Living in a Noisy World and Protecting Our Hearing

Living in a Noisy World and Protecting Our Hearing

Hardly a day passes when we don’t find ourselves in a noisy environment. We often don’t take it as a serious impact to our health, but the U.S. National Library of Medicine says a loud environment can be potentially serious because it can damage our delicate inner ear hearing. We investigate the side effects of living in a noisy world, and learn we need to take care.

Living in a Noisy World Is an Everyday Experience

It’s almost impossible to escape noise pollution in an urban environment. We don’t have to work in a factory to experience the effects of loud sounds. Our shopping malls, schools, sports arenas and gyms all belt out noise that could eventually damage our hearing.

Why Noise Pollution is a Growing Problem

Many factors contribute to this situation according to U.S. National Library of Medicine. Urban sprawl is reaching out into the countryside, and affecting quiet places we once explored as kids. Living in a noisy world is becoming inescapable as aircraft return to the skies, and marketing convinces us to purchase louder entertainment systems.

If there are noise level standards, then it’s almost as if nobody is enforcing them. The government keeps promising more electric autos, but trucks and motorcycles seem to get ever louder. We have to keep lowering the volume of our hearing aids to stay sane. And if we forget to increase them to conversational level, we start getting puzzled looks again.

Wanted and Unwanted Sound in a Noisy World

Noise – and beauty for that matter – is in the mind of the hearer. A near neighbor may rejoice to the smell of a fresh-cut lawn, while to us their gasoline mower is a deafening noise.

A chain saw is 110 decibels loud. 120 raw decibels without hearing protection can cause physical pain even if we only briefly experience it. A large proportion of deaf Americans wear hearing aids because of noise pollution.

How Loud Is Too Loud (Image National Institute for Occupational Safety and Health)

We may generate some of these damaging sounds ourselves. Boom boxes, personal headphones, even loud finales at symphony concerts can exceed safe limits. Have you heard about these alarming statistics from U.S. Centers for Disease Control?

  • Noise-induced hearing loss is a substantial, often unrecognized, health problem.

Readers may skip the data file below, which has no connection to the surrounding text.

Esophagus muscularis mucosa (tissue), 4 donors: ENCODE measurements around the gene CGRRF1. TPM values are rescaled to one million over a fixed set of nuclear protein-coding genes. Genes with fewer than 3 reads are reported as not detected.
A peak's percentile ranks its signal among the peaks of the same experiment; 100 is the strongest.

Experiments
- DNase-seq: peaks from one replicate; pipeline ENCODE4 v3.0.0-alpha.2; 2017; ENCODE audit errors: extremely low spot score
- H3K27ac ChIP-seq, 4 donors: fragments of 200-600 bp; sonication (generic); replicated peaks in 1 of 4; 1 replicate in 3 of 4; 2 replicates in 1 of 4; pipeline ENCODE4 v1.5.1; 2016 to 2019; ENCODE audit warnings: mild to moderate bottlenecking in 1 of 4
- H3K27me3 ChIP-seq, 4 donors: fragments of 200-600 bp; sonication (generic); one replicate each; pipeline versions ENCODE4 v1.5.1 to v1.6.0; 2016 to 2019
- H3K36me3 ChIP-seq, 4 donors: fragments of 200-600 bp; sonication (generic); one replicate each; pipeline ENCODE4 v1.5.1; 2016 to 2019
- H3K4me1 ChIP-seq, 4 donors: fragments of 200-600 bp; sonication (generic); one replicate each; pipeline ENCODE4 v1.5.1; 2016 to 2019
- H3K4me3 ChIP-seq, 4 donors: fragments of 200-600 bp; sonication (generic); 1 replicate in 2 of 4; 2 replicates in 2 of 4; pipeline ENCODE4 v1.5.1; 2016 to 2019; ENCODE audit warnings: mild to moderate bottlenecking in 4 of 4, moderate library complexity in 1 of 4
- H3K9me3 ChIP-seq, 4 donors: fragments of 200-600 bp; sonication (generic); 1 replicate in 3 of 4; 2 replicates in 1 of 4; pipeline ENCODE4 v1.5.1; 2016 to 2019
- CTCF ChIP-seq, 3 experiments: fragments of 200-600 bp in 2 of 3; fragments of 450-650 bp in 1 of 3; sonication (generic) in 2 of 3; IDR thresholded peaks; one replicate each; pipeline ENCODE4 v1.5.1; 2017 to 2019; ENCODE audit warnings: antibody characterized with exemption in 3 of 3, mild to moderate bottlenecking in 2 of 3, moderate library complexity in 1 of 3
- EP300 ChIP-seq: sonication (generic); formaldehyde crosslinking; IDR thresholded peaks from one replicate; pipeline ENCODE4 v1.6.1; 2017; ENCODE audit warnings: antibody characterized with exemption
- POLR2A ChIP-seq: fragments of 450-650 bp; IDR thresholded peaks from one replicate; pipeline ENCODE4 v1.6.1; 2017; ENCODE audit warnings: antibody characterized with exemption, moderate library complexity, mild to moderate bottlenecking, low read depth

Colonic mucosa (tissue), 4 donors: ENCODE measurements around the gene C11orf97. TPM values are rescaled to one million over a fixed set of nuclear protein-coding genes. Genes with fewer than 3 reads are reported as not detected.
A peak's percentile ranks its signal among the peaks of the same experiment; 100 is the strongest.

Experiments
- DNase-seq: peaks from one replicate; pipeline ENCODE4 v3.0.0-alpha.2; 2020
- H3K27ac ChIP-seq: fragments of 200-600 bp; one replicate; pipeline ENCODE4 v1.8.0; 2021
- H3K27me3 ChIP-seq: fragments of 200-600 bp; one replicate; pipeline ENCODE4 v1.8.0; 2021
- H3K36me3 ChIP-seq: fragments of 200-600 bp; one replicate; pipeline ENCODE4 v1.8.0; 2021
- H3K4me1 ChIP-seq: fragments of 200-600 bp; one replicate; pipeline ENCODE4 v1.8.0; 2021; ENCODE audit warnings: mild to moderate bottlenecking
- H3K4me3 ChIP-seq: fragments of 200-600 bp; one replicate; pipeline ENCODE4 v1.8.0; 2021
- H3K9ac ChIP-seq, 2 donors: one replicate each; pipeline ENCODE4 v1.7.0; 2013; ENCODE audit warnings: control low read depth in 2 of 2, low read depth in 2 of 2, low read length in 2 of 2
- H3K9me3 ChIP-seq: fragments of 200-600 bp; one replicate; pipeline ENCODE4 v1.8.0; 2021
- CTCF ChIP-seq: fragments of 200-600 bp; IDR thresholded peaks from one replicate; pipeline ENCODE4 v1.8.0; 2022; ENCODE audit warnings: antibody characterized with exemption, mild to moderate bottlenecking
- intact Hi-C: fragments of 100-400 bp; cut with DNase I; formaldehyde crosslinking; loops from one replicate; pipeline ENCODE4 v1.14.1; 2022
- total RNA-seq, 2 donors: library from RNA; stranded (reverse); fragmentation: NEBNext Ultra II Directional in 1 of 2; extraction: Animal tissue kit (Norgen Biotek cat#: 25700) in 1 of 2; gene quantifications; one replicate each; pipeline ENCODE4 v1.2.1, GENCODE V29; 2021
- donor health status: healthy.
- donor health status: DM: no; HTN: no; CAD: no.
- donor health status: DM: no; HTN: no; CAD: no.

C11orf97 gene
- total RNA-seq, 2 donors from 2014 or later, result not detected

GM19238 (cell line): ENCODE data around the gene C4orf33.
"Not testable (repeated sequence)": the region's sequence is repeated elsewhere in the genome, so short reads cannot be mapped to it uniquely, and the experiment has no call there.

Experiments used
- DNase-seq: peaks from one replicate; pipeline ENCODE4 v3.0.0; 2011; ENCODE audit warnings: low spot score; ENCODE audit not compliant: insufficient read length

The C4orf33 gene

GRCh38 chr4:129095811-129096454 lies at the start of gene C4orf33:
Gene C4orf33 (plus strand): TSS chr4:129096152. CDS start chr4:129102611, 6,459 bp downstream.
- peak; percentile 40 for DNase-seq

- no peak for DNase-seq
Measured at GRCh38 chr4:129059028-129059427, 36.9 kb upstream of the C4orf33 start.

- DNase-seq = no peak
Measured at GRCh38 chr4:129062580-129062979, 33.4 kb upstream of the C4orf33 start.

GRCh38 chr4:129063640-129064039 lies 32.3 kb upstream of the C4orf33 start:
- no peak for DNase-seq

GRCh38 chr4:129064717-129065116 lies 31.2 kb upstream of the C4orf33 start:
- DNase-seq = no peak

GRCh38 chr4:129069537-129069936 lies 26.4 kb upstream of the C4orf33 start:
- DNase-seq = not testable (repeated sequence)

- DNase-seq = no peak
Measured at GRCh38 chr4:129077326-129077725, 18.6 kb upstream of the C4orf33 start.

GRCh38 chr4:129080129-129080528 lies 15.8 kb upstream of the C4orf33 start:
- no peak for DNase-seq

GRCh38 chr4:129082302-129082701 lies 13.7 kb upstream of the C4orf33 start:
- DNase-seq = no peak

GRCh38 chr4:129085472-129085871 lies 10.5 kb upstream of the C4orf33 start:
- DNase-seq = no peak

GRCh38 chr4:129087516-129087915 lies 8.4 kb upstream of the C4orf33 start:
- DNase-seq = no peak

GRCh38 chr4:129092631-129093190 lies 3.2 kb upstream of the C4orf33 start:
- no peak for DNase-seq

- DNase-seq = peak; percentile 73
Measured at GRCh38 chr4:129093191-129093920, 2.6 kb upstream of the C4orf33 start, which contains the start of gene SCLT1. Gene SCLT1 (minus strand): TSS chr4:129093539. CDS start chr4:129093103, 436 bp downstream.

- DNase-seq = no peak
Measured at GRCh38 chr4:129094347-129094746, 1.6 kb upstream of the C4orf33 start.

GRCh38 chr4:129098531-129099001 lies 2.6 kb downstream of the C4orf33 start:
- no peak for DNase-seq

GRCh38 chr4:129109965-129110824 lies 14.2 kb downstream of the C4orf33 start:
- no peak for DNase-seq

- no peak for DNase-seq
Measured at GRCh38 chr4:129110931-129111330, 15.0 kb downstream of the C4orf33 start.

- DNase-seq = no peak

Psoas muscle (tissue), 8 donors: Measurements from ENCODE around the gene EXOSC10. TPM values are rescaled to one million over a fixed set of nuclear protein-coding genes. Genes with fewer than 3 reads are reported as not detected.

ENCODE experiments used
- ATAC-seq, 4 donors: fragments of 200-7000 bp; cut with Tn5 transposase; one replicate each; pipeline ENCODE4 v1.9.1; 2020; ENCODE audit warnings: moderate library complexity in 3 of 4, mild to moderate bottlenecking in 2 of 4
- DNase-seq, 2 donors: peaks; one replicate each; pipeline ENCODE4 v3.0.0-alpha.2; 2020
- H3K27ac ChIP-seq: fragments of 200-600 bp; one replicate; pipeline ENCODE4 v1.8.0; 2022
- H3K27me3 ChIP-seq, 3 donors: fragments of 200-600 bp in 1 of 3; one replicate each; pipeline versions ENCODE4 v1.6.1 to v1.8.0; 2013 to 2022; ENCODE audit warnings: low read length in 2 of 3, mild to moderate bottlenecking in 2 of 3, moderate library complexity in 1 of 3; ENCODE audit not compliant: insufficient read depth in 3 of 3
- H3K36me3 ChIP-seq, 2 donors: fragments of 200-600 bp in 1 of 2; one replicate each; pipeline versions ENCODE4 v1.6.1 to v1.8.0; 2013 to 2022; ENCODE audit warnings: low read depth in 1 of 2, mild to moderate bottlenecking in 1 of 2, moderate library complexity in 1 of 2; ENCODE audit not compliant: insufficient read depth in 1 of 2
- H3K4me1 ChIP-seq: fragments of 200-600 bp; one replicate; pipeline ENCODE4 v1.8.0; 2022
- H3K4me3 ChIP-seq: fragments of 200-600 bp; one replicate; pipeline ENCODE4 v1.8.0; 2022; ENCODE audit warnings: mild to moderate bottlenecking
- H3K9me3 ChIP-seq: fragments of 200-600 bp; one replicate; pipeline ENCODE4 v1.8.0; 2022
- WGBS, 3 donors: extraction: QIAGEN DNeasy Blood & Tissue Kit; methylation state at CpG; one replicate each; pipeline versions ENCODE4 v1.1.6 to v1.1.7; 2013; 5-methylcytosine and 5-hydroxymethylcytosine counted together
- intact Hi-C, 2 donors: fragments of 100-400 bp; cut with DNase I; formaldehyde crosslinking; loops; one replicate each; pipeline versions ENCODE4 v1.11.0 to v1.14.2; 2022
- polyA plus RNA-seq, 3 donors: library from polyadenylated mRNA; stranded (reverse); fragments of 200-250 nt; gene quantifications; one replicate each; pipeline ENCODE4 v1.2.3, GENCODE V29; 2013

• Three in four teenage students report being exposed to loud sound at school.
  • Half reported regular noise pollution exposure when the work published in 2020.
  • However, most reported their school did not provide hearing protection equipment.
  • There was little evidence of proactive teaching to reduce the risk of hearing loss.

Living in a Noisy World is Part of Our New Normal

If we need to raise our voice to speak to a normal-hearing person - or one wearing digital hearing aids - then we are experiencing the effects of noise pollution. The National Institute for Occupational Safety and Health (NIOSH) defines unsafe noise level standards as follows:

  • Regular 8-hour exposure to noise levels of 85 dBA can permanently damage our hearing.
  • Where levels exceed 100 dBA (jackhammers for example), 1-hour repeated exposure is sufficient

Permanent noise-induced hearing loss is irreversible. Our only hope is to prevent this happening according to NIOSH. These loud noises are commonest in construction, agriculture, mining, manufacturing, utilities, transportation, and military occupations.

Second Hand Sound Pollution: Living in a Noisy World

Second hand noise pollution can spill over from an event in which we are not directly involved. An electrician’s occupation may be a quiet one, however if they work at a Formula 1 racetrack they could still incur noise-related hearing loss.

A number of common consumer appliances exceeding 90 dBA could also contribute to hearing loss, depending on make and model. Here we think of air-hand-dryers at public facilities, hair dryers in the bedroom, and leaf blowers and lawnmowers in the garden.

Noise-Related Hearing Loss is Permanent

Mild-to-moderate hearing loss is a bit like putting your fingers in your ears when you were a kid, but not too tightly. Clients tell us they can hear sounds, but only dimly. Conversations are particularly difficult to follow, especially in noisy environments. Medically speaking, their inner-ear receptors are weak.

Authorities are constantly tightening up on noise control. However, U.S. National Library of Medicine says baby boomers can’t benefit from these efforts, because the changes came too late for them. That’s why older, partly deaf people may say ‘stop mumbling, speak up, I can’t hear you properly’.

Increasing volume is the only way to make words clearer. In fact, that’s what Blue Angels hearing aids do, and they have already improved the quality of life of over 35,000 satisfied clients. Let’s hand over to a couple of them and hear what they say.

I am hearing things that I haven't heard in a long time. I am beyond excited how much I enjoy not say huh, excuse me what did you say. (Jef Gibson)

For the price, I love my hearing aid. Easy to use. Works great for me. Support staff awesome. I'm so happy I ordered mine. (Anne Lawson)

I am totally satisfied with this hearing aid! I specifically like the way it filters out ambient noise. (Bob Cunningham)